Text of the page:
Together, this means that you will likely be hungrier and will have to put more deliberate focus on abstaining from eating with 16:8 intermittent fasting vs 12:12 intermittent fasting.

To this end, women who are pregnant or breastfeeding, people with chronic health conditions, and those with issues regulating blood sugar should speak with their healthcare provider before fasting for 12 hours or more.

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#2: 12 Hour Fast vs 16 Hour Fast: Autophagy Benefits

One of the key benefits of intermittent fasting or prolonged water fasting is that it activates the biological process known as autophagy.

This is a cell cleanup process that helps rid the body of damaged and dead cells, which can help protect cells, proteins, and DNA/RNA against premature aging.

Most evidence suggests that fasting for 12 or 16 hours is not long enough to induce an appreciable degree of autophagy.

In fact, predictive modeling suggests that the fasting autophagy peak isn’t reached until closer to 36-72 hours of fasting.

However, a human study found that an 18 hour fast activates autophagy, and another recent study about fasting during Ramadan similarly found that fasting anywhere between 17 and 19 hours increased autophagy activity.

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#3: 12 Hour Fast vs 16 Hour Fast: Weight Loss

Any intermittent fasting diet has the potential to help you lose weight, but you will likely see greater weight loss benefits with a 16 hour fast per day vs 12 hour fast per day.

This is because the window of time in which you can consume calories is truncated with longer fasting, potentially helping reduce caloric intake.

Indeed, a crossover study in healthy individuals found that fat loss was better with 16:8 vs 12:12 intermittent fasting.

Of course, how much you eat and what you eat during your eating window (relative to your body size and activity level) will ultimately dictate your 12 hour fast weight loss vs 16 hour fast weight loss results.

#4: 12 Hour Fast vs 16 Hour Fast: Fat Burning

You will generally experience more fat burning with a 16 vs 12 hour fast because the longer fasting duration allows you to burn through more of your glycogen stores.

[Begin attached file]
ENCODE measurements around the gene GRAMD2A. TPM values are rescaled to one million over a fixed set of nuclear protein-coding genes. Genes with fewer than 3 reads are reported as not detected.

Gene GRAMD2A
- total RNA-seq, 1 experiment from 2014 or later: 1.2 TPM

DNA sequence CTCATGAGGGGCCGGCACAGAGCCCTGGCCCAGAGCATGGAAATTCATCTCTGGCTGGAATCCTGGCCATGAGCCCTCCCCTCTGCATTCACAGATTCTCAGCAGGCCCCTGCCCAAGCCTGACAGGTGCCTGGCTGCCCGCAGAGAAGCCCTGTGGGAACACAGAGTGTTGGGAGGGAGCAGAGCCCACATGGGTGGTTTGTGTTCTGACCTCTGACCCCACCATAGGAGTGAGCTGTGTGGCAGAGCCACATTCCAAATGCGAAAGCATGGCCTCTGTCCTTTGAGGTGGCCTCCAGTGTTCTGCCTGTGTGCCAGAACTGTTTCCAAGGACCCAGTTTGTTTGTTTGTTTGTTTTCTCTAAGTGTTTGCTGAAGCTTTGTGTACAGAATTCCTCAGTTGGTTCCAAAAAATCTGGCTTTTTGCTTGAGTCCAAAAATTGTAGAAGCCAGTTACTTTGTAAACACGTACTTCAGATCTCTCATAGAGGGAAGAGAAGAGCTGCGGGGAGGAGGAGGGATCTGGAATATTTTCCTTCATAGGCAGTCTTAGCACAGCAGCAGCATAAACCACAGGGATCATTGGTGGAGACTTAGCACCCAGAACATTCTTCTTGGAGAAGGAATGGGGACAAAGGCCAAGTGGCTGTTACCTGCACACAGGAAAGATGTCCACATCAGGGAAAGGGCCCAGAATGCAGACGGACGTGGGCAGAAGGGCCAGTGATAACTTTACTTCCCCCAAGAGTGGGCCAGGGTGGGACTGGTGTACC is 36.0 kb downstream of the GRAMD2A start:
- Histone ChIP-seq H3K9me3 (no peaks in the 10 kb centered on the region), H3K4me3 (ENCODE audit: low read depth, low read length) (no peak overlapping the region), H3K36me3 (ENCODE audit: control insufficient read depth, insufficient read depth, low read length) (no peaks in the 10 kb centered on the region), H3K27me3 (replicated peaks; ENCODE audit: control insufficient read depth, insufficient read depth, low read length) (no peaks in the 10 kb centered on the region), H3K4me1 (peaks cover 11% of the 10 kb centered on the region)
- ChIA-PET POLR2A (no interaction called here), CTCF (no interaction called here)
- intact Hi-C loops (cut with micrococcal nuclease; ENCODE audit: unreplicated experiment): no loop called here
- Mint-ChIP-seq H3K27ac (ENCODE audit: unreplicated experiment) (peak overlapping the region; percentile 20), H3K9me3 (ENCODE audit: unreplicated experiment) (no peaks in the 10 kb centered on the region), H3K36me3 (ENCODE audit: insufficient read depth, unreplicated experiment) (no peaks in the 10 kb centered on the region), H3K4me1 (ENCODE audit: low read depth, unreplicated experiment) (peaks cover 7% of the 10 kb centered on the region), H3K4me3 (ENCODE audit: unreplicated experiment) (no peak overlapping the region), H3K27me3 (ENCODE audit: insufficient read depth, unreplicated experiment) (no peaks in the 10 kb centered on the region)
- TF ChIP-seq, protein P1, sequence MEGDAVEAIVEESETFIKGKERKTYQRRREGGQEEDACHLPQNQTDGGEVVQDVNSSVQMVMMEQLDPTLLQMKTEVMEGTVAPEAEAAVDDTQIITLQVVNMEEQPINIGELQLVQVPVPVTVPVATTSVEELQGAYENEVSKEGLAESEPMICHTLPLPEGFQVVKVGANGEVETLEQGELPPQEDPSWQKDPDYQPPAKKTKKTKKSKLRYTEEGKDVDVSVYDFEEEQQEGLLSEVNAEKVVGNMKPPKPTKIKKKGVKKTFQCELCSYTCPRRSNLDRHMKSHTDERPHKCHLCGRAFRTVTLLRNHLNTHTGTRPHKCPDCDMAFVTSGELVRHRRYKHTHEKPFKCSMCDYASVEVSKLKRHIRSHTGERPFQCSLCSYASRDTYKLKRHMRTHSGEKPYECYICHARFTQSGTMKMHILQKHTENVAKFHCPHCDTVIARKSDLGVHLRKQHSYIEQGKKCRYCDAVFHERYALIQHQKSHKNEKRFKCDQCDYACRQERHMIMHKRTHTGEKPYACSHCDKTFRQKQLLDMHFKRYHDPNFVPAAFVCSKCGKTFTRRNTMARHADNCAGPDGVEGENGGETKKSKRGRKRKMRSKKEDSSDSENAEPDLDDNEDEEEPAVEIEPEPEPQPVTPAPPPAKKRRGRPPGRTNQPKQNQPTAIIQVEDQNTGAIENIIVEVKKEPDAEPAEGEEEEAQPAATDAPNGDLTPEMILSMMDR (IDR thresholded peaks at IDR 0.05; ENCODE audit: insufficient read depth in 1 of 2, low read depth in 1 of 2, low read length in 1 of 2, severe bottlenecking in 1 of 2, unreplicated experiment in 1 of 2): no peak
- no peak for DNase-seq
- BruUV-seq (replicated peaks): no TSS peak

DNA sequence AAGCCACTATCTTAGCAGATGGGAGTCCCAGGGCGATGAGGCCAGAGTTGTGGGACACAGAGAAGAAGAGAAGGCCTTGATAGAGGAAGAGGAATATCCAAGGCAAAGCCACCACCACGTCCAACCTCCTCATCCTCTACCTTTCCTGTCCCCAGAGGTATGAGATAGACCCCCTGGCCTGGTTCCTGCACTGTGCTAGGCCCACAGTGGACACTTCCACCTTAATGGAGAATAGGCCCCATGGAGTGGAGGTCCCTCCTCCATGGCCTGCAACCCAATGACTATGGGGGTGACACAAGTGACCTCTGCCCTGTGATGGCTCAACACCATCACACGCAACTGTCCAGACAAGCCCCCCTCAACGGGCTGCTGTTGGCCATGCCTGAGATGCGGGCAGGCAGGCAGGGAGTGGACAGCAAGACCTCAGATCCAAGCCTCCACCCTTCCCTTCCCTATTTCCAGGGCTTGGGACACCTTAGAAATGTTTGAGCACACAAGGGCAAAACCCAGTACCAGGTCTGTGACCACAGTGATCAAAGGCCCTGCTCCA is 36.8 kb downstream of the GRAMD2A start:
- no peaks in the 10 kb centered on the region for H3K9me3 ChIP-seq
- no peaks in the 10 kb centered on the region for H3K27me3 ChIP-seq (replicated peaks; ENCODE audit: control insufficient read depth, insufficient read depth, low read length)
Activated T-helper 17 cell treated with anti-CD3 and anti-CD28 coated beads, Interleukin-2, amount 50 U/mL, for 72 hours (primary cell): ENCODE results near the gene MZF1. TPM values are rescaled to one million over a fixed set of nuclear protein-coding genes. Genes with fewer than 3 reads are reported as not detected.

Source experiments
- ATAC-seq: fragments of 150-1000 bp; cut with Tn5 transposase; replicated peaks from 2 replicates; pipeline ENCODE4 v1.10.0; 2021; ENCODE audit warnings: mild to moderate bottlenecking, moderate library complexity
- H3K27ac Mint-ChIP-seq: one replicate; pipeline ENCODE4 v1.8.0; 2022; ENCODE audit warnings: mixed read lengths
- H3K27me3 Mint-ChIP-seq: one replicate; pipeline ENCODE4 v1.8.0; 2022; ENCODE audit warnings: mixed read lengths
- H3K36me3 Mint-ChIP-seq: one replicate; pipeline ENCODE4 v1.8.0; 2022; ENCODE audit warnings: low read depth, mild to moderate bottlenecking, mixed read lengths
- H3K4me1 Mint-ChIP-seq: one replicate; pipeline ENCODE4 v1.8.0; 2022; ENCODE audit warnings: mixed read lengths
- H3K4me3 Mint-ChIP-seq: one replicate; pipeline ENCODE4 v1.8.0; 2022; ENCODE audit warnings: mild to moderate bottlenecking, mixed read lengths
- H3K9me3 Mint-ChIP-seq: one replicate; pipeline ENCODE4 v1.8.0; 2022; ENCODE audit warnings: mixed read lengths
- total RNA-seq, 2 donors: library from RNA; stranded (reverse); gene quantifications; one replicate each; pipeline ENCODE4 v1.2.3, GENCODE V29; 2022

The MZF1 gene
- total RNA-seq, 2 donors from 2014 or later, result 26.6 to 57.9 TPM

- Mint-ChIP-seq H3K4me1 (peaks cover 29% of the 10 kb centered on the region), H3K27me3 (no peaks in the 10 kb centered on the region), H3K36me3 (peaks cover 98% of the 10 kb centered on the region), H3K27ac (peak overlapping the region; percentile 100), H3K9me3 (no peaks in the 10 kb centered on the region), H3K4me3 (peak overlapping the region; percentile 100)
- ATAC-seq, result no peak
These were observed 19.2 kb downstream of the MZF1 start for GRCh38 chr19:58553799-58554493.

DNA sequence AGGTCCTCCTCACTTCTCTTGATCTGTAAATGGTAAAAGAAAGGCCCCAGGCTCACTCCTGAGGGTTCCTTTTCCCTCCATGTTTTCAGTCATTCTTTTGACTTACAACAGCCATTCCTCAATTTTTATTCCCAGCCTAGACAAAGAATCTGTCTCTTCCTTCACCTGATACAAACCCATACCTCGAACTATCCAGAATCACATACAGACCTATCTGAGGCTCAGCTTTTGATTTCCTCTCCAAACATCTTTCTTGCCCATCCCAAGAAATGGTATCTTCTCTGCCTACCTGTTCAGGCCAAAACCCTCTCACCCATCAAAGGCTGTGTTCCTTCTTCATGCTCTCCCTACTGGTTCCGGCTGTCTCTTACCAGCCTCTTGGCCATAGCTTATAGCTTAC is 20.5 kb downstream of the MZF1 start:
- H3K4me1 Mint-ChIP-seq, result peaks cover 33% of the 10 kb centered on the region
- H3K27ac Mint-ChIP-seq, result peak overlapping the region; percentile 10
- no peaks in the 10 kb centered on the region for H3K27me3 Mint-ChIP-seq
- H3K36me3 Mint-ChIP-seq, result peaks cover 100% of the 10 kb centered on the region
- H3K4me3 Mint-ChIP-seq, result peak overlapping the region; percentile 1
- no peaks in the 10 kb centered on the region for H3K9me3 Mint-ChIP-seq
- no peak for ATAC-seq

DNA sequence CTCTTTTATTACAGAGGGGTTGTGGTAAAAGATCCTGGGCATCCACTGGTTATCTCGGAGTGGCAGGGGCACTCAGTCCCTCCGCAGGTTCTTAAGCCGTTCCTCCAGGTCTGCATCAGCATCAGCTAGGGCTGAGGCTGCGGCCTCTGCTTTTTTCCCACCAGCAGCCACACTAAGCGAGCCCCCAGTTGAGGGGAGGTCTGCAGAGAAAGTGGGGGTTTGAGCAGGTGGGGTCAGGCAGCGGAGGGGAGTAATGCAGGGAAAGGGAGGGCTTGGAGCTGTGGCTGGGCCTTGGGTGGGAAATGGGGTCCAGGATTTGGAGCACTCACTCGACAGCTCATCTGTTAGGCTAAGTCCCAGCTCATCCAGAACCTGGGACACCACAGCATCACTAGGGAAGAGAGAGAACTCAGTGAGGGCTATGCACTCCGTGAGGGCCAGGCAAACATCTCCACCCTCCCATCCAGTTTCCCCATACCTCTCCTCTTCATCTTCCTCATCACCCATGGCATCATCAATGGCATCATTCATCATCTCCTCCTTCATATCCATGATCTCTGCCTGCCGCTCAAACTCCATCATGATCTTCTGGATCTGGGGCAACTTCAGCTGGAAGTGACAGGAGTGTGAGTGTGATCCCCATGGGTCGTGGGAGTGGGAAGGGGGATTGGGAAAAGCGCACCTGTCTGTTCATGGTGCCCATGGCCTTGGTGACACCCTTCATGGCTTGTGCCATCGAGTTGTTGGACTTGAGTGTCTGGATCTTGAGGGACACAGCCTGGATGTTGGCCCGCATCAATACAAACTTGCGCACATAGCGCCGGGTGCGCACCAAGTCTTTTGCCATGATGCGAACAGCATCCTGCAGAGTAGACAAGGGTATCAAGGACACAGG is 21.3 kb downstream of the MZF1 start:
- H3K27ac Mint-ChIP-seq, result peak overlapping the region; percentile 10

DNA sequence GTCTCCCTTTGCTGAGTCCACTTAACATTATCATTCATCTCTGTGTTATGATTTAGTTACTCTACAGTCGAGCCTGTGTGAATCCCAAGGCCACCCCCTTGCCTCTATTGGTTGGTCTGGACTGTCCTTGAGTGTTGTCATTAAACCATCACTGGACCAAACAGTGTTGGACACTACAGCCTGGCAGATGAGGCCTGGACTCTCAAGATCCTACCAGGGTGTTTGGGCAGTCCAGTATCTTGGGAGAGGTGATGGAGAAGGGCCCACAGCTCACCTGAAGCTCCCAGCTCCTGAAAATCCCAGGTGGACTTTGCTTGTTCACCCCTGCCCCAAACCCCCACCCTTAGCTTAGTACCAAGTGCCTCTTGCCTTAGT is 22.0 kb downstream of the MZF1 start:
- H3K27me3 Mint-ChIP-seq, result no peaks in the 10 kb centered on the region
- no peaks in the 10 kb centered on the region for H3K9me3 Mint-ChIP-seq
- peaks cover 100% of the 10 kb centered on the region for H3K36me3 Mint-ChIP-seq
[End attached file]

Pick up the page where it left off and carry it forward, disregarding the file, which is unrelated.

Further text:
This is a crucial first step before significant fat burning and ketosis can set in.

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#5: 12 vs 16 Hour Fasting: Hormonal Impact

Fasting can cause several positive changes to your hormones

For example, prolonged fasting will decrease insulin levels and increase levels of human growth hormone.

It can also improve insulin sensitivity over time, which in turn can decrease the risk of insulin resistance and type 2 diabetes.

Growth hormone helps repair cells and tissues, expedite cell turnover, and facilitate muscle growth and repair after exercise, among other benefits.

However, some of the hormonal benefits of fasting take longer to kick in and may not be significant with 12 hour fasting or even 16 hour fasting. That said, you are more likely to see a greater beneficial hormonal impact with 16 hour fast vs 12 hour fasts.

Overall, the benefits of a 12 hour fast vs 16 hour fast are that it is often more sustainable and a beginner-friendly approach to an intermittent fasting diet. You likely won’t need to adjust your dietary patterns all that much.

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The benefits of 16/8 intermittent fasting vs 12/12 intermittent fasting are that you will see greater fat burning and lower levels of insulin because your body will have more time with no energy intake, meaning that you will burn through more of your glycogen stores.

You may also lose more weight with a 16 hour fast vs 12 hour fast because you will have less time permitted for eating, which can help prevent overeating.

If you want to try an even more aggressive intermittent fasting diet than a 12 hour fast or 16 hour fast per day, check out our guide to the 18/6 intermittent fasting diet here.

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Amber Sayer is a Fitness, Nutrition, and Wellness Writer and Editor, as well as a UESCA-certified running, endurance nutrition, and triathlon coach. She holds two Masters Degrees—one in Exercise Science and one in Prosthetics and Orthotics. As a Certified Personal Trainer and running coach for 12 years, Amber enjoys staying active and helping others do so as well. In her free time, she likes running, cycling, cooking, and tackling any type of puzzle.